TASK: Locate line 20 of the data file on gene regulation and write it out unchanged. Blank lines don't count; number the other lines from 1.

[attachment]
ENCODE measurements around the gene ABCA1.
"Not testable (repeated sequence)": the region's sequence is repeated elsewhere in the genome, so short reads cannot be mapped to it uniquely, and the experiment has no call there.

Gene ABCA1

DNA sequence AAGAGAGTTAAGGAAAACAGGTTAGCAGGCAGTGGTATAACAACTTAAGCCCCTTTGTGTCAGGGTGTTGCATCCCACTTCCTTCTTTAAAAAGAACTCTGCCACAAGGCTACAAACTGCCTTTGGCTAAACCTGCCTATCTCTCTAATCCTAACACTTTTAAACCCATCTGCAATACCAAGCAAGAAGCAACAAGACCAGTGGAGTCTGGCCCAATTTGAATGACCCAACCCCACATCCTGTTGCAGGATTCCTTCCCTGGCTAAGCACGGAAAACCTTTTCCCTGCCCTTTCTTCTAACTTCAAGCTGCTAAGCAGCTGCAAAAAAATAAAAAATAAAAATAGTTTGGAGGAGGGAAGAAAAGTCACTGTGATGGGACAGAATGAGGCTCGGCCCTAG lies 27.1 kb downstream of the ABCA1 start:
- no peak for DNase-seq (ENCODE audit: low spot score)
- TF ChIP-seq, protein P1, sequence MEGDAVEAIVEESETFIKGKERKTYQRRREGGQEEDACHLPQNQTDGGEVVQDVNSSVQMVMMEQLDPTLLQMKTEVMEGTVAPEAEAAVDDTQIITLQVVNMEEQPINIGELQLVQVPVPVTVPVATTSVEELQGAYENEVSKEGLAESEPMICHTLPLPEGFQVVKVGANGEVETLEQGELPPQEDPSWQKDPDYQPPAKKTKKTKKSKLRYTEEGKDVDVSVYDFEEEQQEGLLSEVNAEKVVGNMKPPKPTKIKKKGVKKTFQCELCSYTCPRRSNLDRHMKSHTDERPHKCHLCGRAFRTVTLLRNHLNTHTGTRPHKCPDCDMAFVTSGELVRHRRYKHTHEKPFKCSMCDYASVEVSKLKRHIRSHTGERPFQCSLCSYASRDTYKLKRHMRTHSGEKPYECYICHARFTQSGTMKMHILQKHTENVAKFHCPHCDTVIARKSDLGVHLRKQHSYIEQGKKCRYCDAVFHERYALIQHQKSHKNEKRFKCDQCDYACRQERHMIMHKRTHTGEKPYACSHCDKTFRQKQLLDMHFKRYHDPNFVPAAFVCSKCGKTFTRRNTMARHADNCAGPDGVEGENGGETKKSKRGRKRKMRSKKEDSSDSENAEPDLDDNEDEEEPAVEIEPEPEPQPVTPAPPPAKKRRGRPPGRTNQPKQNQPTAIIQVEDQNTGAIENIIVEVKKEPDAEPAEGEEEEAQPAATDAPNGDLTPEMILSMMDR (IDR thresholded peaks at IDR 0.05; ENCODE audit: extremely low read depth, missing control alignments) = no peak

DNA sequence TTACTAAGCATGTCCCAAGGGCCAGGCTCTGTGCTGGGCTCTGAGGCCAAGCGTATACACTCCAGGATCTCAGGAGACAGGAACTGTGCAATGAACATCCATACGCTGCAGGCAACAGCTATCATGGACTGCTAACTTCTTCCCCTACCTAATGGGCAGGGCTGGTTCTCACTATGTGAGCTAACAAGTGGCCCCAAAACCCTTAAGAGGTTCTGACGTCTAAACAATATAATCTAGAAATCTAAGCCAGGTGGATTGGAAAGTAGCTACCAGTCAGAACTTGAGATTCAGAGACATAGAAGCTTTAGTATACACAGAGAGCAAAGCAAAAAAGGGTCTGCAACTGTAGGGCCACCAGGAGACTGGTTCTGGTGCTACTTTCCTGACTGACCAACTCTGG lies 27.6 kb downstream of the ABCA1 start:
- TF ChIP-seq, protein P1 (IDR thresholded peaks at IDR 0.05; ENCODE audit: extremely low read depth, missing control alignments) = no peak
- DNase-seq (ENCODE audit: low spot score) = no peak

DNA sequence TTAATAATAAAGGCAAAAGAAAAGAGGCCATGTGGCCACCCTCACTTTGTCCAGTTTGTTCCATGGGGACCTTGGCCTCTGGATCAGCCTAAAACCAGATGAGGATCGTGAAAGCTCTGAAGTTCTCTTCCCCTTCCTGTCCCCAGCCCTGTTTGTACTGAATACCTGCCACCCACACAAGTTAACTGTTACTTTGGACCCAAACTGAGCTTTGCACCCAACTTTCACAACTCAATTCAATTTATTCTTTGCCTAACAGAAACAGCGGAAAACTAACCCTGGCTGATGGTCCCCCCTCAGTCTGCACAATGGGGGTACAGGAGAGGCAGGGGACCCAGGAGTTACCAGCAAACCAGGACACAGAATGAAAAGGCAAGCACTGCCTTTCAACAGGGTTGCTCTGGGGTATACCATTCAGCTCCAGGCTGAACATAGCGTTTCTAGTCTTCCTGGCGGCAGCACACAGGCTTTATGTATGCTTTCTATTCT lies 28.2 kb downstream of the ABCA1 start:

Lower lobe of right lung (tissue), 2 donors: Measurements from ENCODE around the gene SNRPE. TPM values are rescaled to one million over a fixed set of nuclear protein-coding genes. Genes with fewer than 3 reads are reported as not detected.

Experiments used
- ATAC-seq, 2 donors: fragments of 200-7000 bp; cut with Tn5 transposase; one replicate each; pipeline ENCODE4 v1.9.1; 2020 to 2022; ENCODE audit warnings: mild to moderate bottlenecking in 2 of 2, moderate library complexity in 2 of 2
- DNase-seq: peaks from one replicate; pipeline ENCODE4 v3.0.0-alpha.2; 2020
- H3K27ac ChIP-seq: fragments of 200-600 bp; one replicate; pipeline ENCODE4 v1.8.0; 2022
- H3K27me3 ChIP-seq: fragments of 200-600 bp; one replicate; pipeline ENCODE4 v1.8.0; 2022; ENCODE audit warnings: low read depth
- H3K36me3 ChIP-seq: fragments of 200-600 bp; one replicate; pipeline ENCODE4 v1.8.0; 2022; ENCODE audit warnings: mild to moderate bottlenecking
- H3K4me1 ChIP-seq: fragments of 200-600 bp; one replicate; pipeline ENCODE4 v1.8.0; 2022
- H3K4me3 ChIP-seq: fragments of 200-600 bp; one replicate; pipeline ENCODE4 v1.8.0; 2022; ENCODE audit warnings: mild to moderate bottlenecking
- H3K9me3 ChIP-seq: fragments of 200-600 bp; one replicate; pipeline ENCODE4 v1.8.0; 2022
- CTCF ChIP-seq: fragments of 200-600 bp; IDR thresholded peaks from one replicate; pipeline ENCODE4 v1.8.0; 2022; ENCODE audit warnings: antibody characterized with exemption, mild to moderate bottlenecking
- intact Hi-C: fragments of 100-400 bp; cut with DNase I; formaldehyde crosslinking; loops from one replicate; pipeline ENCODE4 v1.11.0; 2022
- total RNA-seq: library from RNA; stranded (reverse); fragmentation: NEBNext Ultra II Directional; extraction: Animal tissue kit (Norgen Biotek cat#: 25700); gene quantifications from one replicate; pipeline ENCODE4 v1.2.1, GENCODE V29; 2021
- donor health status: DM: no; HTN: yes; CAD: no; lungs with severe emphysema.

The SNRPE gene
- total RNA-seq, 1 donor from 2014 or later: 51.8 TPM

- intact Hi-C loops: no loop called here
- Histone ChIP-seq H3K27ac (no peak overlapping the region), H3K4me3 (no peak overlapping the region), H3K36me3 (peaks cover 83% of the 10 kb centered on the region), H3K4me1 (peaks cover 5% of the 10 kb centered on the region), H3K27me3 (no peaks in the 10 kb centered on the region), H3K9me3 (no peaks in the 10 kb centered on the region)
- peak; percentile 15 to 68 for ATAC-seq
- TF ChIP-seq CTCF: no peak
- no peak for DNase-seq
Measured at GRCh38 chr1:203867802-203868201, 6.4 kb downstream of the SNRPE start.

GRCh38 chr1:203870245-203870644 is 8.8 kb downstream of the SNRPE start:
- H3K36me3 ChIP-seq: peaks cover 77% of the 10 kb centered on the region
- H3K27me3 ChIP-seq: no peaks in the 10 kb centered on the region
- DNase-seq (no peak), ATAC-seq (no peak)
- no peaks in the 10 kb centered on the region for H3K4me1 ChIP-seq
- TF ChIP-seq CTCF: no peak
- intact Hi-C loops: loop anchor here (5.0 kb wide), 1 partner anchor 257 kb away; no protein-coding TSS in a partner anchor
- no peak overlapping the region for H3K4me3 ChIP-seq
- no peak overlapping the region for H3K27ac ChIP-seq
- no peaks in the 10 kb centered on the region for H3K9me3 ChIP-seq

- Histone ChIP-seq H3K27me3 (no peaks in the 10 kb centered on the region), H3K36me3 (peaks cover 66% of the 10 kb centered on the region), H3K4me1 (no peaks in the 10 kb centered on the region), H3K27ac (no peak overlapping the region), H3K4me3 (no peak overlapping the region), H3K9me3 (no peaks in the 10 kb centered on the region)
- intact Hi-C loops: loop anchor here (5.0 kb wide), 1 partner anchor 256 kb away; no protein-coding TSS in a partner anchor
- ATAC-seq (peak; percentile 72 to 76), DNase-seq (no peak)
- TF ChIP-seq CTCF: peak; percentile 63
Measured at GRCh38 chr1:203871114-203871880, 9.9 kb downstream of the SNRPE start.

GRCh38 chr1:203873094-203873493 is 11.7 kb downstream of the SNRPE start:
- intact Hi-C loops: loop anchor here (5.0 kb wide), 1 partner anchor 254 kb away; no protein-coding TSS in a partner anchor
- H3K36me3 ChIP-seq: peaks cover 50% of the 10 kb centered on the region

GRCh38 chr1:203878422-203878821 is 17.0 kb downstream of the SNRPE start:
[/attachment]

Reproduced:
- H3K9me3 ChIP-seq: fragments of 200-600 bp; one replicate; pipeline ENCODE4 v1.8.0; 2022